In light of Jeff Atwood’s recent post on the one thing every software developer should know, I immediately had to think about the one thing I believe every manager involved in software development project should now. Namely the law of the Four Variables in Software Development.
Now before I’m going into the details, first I will shortly break one of the cliches of blogging: “don’t apologize for not writing for a certain time”. Well, actually, I won’t apologize, but I do have my reasons for not posting in the last couple of months. I did write about my job change before code-muse went black for a while. Almost all my time got sucked up by working for my new employer. I traveled to California for training sessions and getting to meet my colleagues overseas, and besides that, my daily commute time increased significantly compared to my previous job. For that same reason, I’ll be moving this December. You can already guess that finding a new house took a bigger part of my free time as well. Fortunately, everything is slowly rolling into the right direction now, and I finally had some time to not only start reading my favorite blogs again, but also start writing again.
Back to that one thing that every manager that is controlling something software development related should be aware of. Namely, there are four important variables in software development: Functionality, Quality, Time and Resources. Now here’s what you should stick in your head forever: you cannot control all of these variables simultaneously. So whenever you hear yourself saying: “I want this functionality with these resources, at this level of quality, and I want it done by the end of…”, stop at that instant and write down “I cannot control all the four variables functionality, quality, resources and time at the same time!” a 100 times. And the next time your punishment will be bumped to a 1000. When you end up writing that same sentence for over a million times, maybe you should start thinking about a career move.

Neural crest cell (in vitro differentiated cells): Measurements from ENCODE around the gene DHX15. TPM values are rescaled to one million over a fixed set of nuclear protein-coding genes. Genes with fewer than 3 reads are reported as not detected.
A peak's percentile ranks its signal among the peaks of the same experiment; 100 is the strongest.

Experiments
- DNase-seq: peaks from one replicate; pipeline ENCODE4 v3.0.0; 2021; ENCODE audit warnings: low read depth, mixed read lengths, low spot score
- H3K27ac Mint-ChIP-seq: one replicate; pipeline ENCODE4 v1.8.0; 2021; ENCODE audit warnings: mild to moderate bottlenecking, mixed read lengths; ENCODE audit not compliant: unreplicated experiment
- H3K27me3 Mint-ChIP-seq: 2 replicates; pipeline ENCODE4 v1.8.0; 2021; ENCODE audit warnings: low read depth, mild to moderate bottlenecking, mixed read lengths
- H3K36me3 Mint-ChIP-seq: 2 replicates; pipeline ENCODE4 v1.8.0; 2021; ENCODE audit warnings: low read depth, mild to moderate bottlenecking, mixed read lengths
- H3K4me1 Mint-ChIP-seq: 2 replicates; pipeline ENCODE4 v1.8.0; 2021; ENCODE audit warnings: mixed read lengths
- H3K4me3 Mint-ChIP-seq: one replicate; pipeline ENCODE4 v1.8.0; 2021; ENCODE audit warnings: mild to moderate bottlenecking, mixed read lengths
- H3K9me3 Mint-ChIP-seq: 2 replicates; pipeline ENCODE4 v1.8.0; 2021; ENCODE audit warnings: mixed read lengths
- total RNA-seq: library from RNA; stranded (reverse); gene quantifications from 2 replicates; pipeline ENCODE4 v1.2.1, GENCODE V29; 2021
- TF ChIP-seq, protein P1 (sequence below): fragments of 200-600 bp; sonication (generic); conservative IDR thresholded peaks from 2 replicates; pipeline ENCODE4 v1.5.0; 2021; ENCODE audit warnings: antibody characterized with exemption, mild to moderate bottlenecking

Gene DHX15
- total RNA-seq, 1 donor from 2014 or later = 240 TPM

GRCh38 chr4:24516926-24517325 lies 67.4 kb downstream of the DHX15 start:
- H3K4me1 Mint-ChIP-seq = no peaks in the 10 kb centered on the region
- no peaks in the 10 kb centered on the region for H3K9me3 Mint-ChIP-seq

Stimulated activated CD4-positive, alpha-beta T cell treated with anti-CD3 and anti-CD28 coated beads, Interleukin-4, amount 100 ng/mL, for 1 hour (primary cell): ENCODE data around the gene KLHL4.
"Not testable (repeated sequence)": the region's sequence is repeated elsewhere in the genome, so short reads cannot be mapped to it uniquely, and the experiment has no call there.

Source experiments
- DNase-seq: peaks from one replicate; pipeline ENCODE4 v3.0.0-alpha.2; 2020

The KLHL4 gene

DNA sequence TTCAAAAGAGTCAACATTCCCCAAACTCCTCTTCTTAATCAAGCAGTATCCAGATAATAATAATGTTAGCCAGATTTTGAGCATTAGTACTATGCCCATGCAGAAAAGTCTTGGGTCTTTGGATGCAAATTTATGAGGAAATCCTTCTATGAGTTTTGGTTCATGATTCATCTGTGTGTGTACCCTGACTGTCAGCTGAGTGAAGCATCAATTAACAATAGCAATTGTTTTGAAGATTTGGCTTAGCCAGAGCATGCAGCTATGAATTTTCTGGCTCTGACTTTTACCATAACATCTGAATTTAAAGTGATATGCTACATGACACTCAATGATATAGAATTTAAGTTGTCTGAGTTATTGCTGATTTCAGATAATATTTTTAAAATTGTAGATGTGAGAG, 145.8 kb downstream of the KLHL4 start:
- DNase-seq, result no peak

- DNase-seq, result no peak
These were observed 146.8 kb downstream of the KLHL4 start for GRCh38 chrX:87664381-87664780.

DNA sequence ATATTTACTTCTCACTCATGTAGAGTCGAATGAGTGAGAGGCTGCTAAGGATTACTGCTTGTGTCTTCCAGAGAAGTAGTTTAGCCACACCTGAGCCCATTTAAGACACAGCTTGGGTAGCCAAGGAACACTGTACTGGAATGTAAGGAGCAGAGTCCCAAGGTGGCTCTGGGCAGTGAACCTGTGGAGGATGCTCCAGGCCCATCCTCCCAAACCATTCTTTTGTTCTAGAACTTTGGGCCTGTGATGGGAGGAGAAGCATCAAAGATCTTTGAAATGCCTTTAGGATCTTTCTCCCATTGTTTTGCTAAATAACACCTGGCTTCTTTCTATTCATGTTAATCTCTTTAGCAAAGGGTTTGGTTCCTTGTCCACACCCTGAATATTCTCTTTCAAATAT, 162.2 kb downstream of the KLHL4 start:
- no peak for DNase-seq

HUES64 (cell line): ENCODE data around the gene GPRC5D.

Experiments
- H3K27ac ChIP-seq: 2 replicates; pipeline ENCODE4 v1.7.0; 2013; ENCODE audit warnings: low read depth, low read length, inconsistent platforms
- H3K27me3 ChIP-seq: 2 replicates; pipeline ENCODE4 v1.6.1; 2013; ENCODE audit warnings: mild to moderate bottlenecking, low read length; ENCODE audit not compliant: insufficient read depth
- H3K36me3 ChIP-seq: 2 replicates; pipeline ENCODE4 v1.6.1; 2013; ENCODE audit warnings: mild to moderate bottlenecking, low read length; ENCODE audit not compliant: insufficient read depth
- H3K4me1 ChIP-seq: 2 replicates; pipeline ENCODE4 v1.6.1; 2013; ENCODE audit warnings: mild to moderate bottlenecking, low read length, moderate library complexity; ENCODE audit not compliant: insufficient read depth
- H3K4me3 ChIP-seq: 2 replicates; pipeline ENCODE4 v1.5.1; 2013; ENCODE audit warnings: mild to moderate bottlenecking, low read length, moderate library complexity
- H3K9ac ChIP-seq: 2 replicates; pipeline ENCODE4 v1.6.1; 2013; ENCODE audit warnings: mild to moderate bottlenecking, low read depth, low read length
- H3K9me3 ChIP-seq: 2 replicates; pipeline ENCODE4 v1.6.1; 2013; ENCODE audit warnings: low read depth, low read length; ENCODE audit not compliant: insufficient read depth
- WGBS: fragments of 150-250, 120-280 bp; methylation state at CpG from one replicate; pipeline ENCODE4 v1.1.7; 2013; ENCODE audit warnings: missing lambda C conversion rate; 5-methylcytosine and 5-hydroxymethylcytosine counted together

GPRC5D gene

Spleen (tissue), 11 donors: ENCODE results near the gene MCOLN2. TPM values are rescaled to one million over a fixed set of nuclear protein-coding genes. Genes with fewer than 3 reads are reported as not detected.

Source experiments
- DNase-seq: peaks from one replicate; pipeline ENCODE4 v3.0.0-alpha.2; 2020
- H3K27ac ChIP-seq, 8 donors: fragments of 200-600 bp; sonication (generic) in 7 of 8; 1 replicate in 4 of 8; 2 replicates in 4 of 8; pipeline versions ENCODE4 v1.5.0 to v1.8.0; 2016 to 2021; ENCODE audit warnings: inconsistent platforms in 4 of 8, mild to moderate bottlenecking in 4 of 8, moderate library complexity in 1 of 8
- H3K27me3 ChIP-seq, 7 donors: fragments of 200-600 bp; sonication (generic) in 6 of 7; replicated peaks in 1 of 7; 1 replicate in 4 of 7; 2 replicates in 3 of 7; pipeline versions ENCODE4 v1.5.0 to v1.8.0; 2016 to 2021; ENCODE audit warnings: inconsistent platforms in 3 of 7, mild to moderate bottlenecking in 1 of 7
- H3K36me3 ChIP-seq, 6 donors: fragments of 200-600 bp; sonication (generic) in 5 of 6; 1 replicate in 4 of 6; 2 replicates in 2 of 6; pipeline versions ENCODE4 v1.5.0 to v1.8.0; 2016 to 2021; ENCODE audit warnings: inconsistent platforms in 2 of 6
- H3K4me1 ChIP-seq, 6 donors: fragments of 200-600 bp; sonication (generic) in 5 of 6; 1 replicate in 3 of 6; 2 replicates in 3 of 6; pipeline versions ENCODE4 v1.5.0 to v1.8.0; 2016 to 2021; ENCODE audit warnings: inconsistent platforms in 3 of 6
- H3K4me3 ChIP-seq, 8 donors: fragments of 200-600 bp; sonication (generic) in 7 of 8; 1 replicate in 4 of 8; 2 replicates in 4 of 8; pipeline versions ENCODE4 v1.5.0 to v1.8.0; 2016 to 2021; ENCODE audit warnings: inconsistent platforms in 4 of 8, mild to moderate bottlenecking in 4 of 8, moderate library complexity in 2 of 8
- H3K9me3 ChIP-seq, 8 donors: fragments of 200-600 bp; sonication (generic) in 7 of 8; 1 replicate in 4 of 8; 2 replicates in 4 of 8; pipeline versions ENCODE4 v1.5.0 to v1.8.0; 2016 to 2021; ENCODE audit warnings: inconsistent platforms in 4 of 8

A clear, concise and detailed description of the four variables I found in a paper written by Richard Blouin. The article cleanly describes the aspects of fixed and free variables in different circumstances. In practice, I believe almost all programmers who have participated in a smaller or bigger (business) software development project know that however being fixed, in the end, one of the four variables will always end up being a free variable. In my past experience I have seen that quality is sacrificed in many cases. But also time is a popular variable to end up being free. The worst cases are those where the release date is fixed — and one is supposed to believe that time is thus fixed — while time remains a free variable, in the sense of the amount of time spent on development. This usually has the side effect of quality dropping at the same rate as time is increasing.
More than once I have come across the following quote, which I think is the most earthy way to describe this concept: ((I do not know the source, and to be honest, I am too lazy to research who said or wrote it for the first time.))
You can either have it :
|||Note that this particular quote assumes that functionality is fixed.|